Amid all the talk and chatter about the UK Green Deal and the preponderance of EV charging points now available, is it time to invest in an electric taxi or should you wait and join the clamour for a taxi amnesty until the pandemic crisis eases? If you decide to take the plunge, what effect will having an electric vehicle have on your taxi insurance or taxi fleet insurance?
The march to electrification in the UK motor industry continues apace with the recent news that Jaguar Land Rover is to become an all-electric brand from 2025. But what about those who operate in the private and public hire taxi sectors? Is it inevitable that the taxi sector is to go the same way as home delivery fleets or is it just eco window dressing designed to jump upon a green bandwagon?
Financial Incentives for EV Taxis
Transport for London (TfL) has now installed nearly 6,000 electric vehicle charging points across London as preparations for an expanded Ultra Low Emissions Zone (ULEZ) continue apace. London now has more than 500 rapid charge points and over 5,500 residential charge points, with some points dedicated exclusively to the 4,000 electric hackney cabs operating in the capital.
Interest free loans and sponsored grants for taxi drivers moving to electric vehicles were also announced in the London Mayoral candidate’s new ‘Fresh Start’ plans for the capital. A key part of the plan will be to offer interest-free loans to every single taxi driver with a diesel black cab in London to help them move over to modern electric vehicles.
The plans would also see a further grant of £7,500 handed to every taxi driver towards the cost of purchasing a new zero emissions capable taxi.
Expanding the EV charging network
The Department for Transport (DfT) announced that the Electric Vehicle Homecharge Scheme (EVHS), which provides up to £350 towards a charge point, will continue next year and will be expanded to target people in rented and leasehold accommodation. It’s available for most electric and plug-in hybrid cars, old or new. You can claim one chargepoint per eligible vehicle and up to two eligible vehicles per household.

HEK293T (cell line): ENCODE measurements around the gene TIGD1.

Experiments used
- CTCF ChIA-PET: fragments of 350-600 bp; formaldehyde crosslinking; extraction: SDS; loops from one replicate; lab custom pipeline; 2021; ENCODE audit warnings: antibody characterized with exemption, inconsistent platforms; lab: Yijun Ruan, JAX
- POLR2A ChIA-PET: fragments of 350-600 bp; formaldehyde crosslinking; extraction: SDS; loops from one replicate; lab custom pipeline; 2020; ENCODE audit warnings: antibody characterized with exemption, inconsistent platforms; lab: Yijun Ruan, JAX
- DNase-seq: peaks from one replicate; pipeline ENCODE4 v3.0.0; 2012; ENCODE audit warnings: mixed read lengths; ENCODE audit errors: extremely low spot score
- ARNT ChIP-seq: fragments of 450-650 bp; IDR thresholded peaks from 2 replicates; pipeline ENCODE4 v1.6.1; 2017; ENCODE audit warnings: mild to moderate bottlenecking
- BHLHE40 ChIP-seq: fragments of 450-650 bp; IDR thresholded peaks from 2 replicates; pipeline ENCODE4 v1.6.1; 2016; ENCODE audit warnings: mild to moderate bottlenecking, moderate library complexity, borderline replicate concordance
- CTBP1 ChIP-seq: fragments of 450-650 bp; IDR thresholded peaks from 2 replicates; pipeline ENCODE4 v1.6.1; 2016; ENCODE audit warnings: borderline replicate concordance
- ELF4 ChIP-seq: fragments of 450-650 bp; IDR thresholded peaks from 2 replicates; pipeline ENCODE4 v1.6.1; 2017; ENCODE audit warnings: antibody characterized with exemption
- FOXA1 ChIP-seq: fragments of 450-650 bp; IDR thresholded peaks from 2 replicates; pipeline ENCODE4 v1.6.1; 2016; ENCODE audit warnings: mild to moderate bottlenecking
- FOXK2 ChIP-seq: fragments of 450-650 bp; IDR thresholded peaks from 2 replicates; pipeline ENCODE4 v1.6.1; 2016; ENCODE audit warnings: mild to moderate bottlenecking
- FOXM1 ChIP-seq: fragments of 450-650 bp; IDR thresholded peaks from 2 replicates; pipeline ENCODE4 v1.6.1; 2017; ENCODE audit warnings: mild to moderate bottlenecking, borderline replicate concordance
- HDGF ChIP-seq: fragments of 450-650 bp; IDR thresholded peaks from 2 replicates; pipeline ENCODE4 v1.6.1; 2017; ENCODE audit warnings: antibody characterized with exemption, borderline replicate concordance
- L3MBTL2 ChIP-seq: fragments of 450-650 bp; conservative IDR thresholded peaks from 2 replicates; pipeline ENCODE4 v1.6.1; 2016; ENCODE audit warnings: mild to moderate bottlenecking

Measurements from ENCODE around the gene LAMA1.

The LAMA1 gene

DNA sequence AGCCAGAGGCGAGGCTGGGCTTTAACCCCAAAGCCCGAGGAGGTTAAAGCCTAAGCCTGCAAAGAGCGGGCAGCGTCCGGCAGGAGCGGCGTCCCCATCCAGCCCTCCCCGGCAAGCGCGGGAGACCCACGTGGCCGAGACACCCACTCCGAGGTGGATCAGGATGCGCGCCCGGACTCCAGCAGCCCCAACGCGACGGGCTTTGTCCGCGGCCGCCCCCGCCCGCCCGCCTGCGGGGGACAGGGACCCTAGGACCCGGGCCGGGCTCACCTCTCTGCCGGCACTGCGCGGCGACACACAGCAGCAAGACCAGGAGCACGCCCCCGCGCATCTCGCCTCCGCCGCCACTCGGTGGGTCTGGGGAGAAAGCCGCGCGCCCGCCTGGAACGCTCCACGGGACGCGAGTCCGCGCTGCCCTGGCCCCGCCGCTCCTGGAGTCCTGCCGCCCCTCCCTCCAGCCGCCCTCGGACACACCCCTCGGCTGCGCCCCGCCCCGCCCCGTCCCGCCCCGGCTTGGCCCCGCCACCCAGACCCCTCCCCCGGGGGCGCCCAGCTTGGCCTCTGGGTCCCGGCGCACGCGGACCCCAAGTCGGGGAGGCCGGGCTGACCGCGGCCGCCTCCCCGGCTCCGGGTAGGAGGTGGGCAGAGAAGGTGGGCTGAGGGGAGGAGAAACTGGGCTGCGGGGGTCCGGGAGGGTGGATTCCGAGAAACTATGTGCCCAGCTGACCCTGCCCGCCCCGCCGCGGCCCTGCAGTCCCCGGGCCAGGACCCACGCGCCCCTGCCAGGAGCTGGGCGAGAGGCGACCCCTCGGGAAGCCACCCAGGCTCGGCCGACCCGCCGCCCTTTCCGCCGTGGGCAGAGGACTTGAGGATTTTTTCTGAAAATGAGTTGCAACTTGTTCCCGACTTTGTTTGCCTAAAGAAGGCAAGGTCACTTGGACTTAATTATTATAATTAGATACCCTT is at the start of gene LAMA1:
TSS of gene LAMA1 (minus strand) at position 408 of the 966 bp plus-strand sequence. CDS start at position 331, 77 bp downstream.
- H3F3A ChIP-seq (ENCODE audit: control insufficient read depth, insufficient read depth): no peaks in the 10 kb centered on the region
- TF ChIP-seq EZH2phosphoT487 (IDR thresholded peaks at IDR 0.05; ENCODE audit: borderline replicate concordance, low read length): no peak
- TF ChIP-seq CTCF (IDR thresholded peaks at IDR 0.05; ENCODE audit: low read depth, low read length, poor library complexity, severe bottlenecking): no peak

A new UK wide government initiative will also target small businesses and offers the separate Workplace Charging Scheme (WCS) grant, which can be claimed by any business, charity, or public authority, and also provides up to £350 off the cost of purchasing and installing charging points, up to a maximum of 40 sockets.
Charging an Electric Taxi
How much it will cost to charge your taxi varies between home, work and public charging. According to Pod Point EV Charging, for a typical electric car with a 60kWh battery and a 200-mile range, a home charge will cost about £8.40, while a rapid charging point at places such as motorway services will cost approximately £6.50 for a 30-minute, 100-mile charge.
As chargepoints become more prevalent and taxi fleets move towards electric, many companies are investing in charging points at work, which may be a cheaper option. Public chargepoints at supermarkets, hotels or car parks may be free for your stay, but some come with restrictions, such as a minimum spend, so best to check beforehand.
The Cost of Electric Taxi Insurance
Many taxi drivers have shown concern over tabloid newspaper articles stating that electric vehicles could cost up to 50 percent more to insure, though evidence reveals much of this to have been exaggerated.
In general, if you invest in a very expensive vehicle then, like all insurance, your premium will be slightly higher. However, the increased insurance liability risk presented by the electric taxi is minimal and, as the cost of damages awarded to third parties make up most of insurance premiums, this should have little impact.
It is still early days in the electric taxi insurance market but having a chat with your insurance broker could help to alleviate any concerns before you make the switch. Remember, premiums are dependent on many other factors too including your age, experience, postcode and no claims bonus. As electric vehicles become more mainstream, premiums are likely to be much more comparable to diesel taxis.